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When mixing, your job is part technical (make the tracks fit together audibly) and part musical (create dynamics and scope from beginning to end). Even if the technical side of the mix is going well, sometimes you just need to help out the arrangement to keep things interesting and flowing well. Today’s video covers a simple mixing trick that can help “fill in some gaps” in your mix. Enjoy!
Most of us are recording and mixing on a computer these days. Whether Mac or PC, these machines (partnered with incredible software) act as our tape machine, outboard gear, and mixing console all in one. The power in today’s computers is stunning compared to what many of us dealt with just one short decade ago, but they don’t come without their problems. Today I want to give you a couple of helpful “rules” to live by when it comes to your music computer.
Fill It Up With RAM
No matter what software you are running, the best thing you can feed your audio computer is RAM. More RAM means more power in the moment to record with virtual instruments and amp simulators and more power to mix with the all of your dazzling plugins. Yes CPU speed is crucial, but most of us can’t change our CPU after we bought the computer. RAM is both cheap and easy to upgrade. Fill your Mac or PC up with the most you can fit (and afford). Your DAW will thank you!
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Many home studio owners are on a limited budget. You may have only a handful decent studio mics. Perhaps you realized that the best $100 you could spend was a solid large diaphragm condenser mic and that’s all you have.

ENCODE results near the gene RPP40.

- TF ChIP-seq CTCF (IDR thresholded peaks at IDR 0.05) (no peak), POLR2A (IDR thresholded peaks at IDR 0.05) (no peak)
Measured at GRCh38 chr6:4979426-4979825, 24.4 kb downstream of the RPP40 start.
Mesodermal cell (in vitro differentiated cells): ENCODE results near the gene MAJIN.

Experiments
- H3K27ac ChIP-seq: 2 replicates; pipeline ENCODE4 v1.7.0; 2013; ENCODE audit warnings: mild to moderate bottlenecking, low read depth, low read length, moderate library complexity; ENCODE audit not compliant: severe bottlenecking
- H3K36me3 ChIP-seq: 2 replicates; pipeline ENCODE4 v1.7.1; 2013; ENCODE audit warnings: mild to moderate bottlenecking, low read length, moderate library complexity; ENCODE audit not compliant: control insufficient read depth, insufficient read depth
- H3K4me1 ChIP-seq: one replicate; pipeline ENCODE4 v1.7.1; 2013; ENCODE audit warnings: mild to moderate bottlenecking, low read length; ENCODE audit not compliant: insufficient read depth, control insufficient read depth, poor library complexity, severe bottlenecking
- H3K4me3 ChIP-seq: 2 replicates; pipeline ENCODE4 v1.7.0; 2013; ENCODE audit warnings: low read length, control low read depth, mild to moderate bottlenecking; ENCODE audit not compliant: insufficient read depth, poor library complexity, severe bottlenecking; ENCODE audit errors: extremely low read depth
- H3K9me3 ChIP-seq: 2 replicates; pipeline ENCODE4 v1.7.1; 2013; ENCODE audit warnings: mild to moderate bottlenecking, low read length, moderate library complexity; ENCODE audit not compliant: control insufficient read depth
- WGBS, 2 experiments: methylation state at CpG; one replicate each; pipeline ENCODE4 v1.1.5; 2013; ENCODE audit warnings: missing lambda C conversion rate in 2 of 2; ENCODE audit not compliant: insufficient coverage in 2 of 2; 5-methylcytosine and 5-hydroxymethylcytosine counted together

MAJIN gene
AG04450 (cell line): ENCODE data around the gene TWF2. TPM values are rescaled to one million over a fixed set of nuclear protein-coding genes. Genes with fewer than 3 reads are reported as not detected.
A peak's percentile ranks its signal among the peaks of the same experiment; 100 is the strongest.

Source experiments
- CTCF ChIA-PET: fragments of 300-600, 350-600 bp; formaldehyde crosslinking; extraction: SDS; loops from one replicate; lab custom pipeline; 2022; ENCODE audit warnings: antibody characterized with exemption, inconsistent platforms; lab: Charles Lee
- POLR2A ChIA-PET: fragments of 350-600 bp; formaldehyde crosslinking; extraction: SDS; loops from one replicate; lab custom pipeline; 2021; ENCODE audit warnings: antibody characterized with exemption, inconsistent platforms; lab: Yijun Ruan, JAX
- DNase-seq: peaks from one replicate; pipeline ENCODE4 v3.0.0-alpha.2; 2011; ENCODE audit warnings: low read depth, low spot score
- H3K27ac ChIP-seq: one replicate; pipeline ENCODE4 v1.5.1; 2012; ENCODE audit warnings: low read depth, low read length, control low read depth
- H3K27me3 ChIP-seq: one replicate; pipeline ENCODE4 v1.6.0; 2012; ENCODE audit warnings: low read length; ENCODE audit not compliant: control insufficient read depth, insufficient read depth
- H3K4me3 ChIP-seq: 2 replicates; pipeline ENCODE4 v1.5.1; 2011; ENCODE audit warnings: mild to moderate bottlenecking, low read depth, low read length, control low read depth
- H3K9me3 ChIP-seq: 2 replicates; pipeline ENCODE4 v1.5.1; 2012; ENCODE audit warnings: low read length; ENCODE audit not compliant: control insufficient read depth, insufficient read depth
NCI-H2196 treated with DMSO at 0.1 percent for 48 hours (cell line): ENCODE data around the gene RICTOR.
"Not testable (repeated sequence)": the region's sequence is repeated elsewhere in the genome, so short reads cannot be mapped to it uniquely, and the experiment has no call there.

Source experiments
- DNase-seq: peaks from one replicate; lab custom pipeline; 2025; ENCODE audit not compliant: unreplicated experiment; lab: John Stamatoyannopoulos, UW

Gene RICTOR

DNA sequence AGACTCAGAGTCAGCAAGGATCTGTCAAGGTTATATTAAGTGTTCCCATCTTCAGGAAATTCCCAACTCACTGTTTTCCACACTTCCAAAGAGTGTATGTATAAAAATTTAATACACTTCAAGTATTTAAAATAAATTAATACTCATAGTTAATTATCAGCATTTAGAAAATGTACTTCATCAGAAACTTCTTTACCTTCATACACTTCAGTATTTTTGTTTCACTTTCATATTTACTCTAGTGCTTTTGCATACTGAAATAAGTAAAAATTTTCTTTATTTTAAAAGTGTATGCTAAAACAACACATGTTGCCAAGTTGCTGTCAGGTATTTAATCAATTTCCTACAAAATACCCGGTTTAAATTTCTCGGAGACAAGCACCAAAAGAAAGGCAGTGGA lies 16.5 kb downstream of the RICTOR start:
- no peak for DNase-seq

You’re looking to get newer, better sounds in your recordings. What do you do? Do you slap down your credit card and pick up a new mic? Perhaps. Here’s another idea. How about instead we simply maximize the mic(s) we already own and get more out of them? That sounds better to me already!
Get More Out Of Your Mic With Distance
Forgive me if this sounds simplistic, but how close or far away from the source you place your microphone is one of the biggest things that affects the recording you will get. The closer a mic is to the kick drum, the more click or attack of the beater you likely will get. Conversely, the further away that same mic is placed, your recording will have more bottom end and fatness. If you close mic an acoustic guitar, you may get a beefy (or tinny) sound that might be perfect for the song in question. Move the mic a foot or two back, and you get a more rounded out natural guitar sound that incorporates more of the room’s natural reverberation, good or bad.
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As a long time Pro Tools user, I’ve never had the opportunity to wander outside the audio interface realm of Avid. Now, thanks to Pro Tools 9, I was able to make some changes in my personal studio and go with some 3rd party hardware. To me the choice was clear, the Focusrite Liquid Saffire 56.
After using it on the last few projects in my studio I wanted to give you guys a full video review including some audio samples. Really quick, here are some highlights: